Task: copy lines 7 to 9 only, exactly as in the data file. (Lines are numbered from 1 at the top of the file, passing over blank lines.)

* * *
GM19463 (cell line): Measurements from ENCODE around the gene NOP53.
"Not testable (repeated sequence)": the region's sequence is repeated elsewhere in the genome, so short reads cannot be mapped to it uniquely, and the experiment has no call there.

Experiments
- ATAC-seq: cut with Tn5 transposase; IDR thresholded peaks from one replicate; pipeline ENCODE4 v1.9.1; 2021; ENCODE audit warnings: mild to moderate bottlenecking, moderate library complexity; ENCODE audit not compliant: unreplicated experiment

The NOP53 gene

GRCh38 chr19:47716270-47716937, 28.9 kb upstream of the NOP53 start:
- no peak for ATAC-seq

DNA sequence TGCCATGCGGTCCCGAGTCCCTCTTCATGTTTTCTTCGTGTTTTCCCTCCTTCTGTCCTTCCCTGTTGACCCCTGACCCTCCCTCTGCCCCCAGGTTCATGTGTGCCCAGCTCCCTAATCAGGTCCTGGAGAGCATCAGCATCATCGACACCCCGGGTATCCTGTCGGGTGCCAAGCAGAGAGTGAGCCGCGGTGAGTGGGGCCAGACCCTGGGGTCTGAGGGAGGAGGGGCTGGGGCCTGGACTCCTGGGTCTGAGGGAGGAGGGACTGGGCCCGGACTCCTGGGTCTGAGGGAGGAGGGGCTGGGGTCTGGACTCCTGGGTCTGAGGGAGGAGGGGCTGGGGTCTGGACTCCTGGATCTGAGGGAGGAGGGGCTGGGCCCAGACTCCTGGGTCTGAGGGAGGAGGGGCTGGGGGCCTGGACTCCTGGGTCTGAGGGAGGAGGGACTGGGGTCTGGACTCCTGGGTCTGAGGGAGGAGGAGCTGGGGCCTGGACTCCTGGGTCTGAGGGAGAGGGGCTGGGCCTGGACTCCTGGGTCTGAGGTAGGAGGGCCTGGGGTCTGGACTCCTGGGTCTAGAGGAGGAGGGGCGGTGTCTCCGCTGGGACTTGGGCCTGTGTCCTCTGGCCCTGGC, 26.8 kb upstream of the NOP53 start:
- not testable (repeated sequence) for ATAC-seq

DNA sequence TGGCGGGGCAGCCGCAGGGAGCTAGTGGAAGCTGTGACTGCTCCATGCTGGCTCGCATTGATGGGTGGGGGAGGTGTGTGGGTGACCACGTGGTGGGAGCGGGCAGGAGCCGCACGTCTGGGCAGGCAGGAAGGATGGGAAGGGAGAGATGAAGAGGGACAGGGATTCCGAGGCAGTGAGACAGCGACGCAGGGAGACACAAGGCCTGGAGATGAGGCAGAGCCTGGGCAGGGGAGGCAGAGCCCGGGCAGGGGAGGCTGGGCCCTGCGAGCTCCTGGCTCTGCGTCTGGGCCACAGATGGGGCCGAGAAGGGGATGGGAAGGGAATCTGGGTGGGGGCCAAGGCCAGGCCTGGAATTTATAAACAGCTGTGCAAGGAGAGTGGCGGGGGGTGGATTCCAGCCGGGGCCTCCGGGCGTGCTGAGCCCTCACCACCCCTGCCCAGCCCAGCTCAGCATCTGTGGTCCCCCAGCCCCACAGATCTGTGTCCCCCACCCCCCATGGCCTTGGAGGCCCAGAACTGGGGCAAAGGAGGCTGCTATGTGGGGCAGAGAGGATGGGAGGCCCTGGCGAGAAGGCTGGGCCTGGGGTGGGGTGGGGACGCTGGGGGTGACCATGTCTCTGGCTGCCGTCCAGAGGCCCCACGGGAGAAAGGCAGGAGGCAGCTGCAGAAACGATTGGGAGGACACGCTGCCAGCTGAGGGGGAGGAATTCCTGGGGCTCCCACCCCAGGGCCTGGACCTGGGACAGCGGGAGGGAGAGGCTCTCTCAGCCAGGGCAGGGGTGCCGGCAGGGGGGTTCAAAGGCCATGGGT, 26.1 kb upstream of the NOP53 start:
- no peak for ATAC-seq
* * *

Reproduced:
- no peak for ATAC-seq

DNA sequence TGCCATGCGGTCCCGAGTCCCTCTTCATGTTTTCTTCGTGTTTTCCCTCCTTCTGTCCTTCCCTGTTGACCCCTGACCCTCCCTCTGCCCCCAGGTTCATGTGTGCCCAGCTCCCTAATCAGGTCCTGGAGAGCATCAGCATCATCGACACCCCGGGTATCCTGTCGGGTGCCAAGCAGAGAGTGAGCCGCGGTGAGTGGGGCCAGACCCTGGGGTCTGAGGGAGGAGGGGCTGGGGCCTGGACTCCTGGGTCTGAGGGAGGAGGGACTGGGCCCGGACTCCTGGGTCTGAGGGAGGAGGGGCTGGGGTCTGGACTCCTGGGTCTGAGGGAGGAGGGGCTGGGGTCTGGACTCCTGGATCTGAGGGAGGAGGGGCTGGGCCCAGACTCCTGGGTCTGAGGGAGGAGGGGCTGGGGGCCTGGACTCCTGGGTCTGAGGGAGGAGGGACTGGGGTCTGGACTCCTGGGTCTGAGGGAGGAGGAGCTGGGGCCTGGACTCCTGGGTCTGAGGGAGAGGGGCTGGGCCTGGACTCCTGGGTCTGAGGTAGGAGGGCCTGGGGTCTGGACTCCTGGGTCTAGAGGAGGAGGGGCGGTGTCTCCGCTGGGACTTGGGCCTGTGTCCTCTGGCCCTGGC, 26.8 kb upstream of the NOP53 start:
- not testable (repeated sequence) for ATAC-seq